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US can Ill-afford to send Confusing Signals on South Asia to India in 2019

Paper No. 6572                   Dated      23-July-2019

By Dr Subhash Kapila

The United States in 2019 stands geopolitically and strategically challenged by China in Indo Pacific, Iran in the Middle East and Russia in Eastern Europe, Northern Tier of the Middle East and has a strategic nexus with China. The US can therefore ill-afford to send confusing signals to India in 2019 on sensitive issues like Kashmir when India is the only Asian Power with Major Power national attributes is friendly to United States.

The US-India Strategic Partnership took two decades to evolve into a substantial strategic partnership cutting across political divides in both US and India, cannot be endangered or with even the minutest distrust to creep-in by careless assertions made by IS President Trump on Kashmir in response to Pakistan PM Imran Khan’s leading entreaty at the White House on July 23 2019.

India is aghast at President Trump’s assertion that Indian PM Narendra Modi two weeks back at Osaka enquired whether US President would wish to mediate on Kashmir. Indian media reflecting that India is incensed at such insensitivity by US President has been in over-drive in critically censuring President Trump’s assertions as ludicrous and a lie. Simply, because no Indian Prime Minister, leave alone PM Narendra Modi, would countenance making such a request to the US President or to any other foreign leaders.

Even within the United States, ranking US Congressmen have termed President Trump’s assertions as ill-advised, delusional and damaging to the United States relations with India.

India’s External Affairs Minister today refuted US President’s assertions that PM Narendra Modi had made the purported request to President Trump and that there is no change in India’s stand on Kashmir and dialogue with Pakistan. As far back as the 1990s, then US President Bush a departure from past US policies had first declared that the Kashmir issue is a bilateral issue between India and Pakistan and that both countries have to find a resolution between them. That US position has continued so far thereafter and US President would have been advised accordingly.

Logically, India besides being aghast at US President’s claims on PM Modi and Kashmir mediation has left India confused and confounded. How should India read US President Trump’s assertions? Were they careless remarks, callous remarks or calculated remarks by the US President in presence of Pakistan PM in the full glare of TV cameras and the visuals that would incense India?

Answers to the above would invariably call into question the value of the US-India Strategic Partnership. All right thinking people in India and the United States would not favour that the US-India Strategic Partnership so laboriously crafted should now be endangered by some odd diplomatically careless remarks not by some relatively junior level dignitary but by the US President himself.

Damage control has been resorted to by US State Department by not reflecting in its press release US President’s claims of Kashmir mediation requested by PM Narendra Modi at Osaka. However, incalculable damage has been done to United States image and that of its President in India. And that revolves back to the question—can the United States afford to send confusing signals to India in its South Asia priorities? The short answer is a flat NO.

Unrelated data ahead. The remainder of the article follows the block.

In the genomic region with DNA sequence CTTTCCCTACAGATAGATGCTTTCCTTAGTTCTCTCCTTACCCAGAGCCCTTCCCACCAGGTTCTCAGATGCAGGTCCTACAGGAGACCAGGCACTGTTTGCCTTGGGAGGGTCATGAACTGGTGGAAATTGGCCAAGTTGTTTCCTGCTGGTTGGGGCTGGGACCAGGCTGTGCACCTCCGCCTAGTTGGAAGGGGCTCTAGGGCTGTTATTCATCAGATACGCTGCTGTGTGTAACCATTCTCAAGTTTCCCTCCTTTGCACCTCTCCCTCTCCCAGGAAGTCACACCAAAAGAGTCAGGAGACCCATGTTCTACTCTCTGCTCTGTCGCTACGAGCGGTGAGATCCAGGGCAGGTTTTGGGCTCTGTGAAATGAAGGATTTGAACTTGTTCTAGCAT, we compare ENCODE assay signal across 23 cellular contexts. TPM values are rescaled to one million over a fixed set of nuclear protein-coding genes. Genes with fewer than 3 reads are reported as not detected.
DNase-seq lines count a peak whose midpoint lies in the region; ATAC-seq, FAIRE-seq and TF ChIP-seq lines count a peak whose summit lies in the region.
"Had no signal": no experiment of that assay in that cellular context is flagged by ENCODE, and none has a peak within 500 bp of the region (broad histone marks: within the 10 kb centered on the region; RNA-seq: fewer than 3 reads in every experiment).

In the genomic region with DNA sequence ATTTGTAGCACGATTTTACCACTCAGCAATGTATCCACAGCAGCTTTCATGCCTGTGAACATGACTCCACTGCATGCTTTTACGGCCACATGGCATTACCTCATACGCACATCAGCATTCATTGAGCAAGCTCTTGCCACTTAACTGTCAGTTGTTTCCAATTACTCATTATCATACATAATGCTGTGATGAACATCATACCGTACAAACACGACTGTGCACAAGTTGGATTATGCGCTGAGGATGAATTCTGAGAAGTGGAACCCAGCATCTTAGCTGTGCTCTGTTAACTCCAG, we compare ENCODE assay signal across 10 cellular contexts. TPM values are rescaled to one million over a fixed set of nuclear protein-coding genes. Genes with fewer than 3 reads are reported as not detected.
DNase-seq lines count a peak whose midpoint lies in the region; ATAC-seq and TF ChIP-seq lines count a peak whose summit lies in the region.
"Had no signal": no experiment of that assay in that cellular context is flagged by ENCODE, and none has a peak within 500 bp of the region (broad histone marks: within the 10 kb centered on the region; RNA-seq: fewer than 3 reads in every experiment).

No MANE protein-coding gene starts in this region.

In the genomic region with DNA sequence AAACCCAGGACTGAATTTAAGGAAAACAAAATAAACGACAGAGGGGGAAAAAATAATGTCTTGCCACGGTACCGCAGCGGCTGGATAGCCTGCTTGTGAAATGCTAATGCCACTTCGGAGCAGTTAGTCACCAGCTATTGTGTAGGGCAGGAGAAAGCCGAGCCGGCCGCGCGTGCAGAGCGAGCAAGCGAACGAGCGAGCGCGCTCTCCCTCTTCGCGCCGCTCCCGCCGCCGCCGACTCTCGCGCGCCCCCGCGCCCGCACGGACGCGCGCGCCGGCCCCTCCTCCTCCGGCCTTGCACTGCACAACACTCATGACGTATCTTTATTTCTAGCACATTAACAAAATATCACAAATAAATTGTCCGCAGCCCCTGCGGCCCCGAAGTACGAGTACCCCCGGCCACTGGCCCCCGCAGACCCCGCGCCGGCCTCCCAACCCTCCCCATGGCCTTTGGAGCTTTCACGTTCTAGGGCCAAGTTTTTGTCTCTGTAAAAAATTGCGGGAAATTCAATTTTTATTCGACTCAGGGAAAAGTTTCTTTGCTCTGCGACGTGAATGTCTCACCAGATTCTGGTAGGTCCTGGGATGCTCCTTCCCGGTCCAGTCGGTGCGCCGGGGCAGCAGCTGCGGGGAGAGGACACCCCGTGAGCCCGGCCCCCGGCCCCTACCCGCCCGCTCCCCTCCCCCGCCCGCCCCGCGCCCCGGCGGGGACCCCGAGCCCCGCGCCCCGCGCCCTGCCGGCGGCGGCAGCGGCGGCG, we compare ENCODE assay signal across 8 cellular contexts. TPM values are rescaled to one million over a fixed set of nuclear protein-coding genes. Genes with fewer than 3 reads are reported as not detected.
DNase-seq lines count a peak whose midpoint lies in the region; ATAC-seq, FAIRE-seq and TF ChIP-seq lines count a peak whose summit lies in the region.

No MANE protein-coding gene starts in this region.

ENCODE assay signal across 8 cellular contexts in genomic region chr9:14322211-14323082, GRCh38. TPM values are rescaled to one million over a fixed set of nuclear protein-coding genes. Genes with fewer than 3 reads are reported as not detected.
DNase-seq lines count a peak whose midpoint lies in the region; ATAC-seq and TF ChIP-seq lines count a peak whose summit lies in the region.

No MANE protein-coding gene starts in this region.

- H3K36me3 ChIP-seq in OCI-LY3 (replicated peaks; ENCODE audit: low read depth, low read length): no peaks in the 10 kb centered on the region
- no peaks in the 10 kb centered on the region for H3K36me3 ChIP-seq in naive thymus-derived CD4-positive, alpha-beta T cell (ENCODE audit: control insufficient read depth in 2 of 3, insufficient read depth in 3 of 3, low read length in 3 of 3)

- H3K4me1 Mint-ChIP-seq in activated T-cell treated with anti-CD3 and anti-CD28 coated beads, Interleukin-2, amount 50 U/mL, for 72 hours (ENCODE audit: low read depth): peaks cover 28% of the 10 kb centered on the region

In the geopolitical churning underway when the United States stands challenged in various strategically sensitive regions of the world vital for US national security interests and with no Major Power in Asia with comparable power attributes to those of China, the United States would be hard pressed replacements for India if it is forced to walk out on the United States because of American insensitivities at the highest levels.

Comparably, India has many other alternative options to offset its walking out on the United States. Russia is eagerly waiting to resurrect its earlier privileged strategic relationship with India after a short dalliance with Pakistan. That Russia-Pakistan honeymoon spawned by Russia in a moment of pique as reverberation for growing US-India proximity now seems to have been jaded.

China too despite its strategic concubinage relationship with Pakistan has read the straws in the wind in terms of simple Major Power power-play and arithmetic and has come to the same and pragmatic conclusion that Pakistan notwithstanding, China‘s interest would be best served by having an accommodative relationship with India.

The United States at highest levels of decision-making must appreciate and recognise that India cannot be ‘balanced’ by adding US strategic ballast to Pakistan. China tried it for decades and was unsuccessful. The United States would be well-advised not to embark on its 1950s-1970s strategic formulations in South Asia. India is the regional power in Southern Asia and not only in South Asia.

Concluding, it needs to be stressed that India is not inclined to give sermons to the United States on maintaining sensitivity in South Asian diplomacy and South Asia foreign policy formulations. It is for the United States to decide where its strategic interests are best safeguarded—by India or Pakistan in relation to China, Indo Pacific security and the Indian Ocean. The choice is with the United States policy establishment. But in pursuit of whatever directions the United States adopts what must not be forgotten is that India is in 2019 is highly proud, sensitive and nationalistic India, and that reality cannot be wished away as United States attempts to enlist Pakistan to facilitate its undue hasty withdrawal from Afghanistan.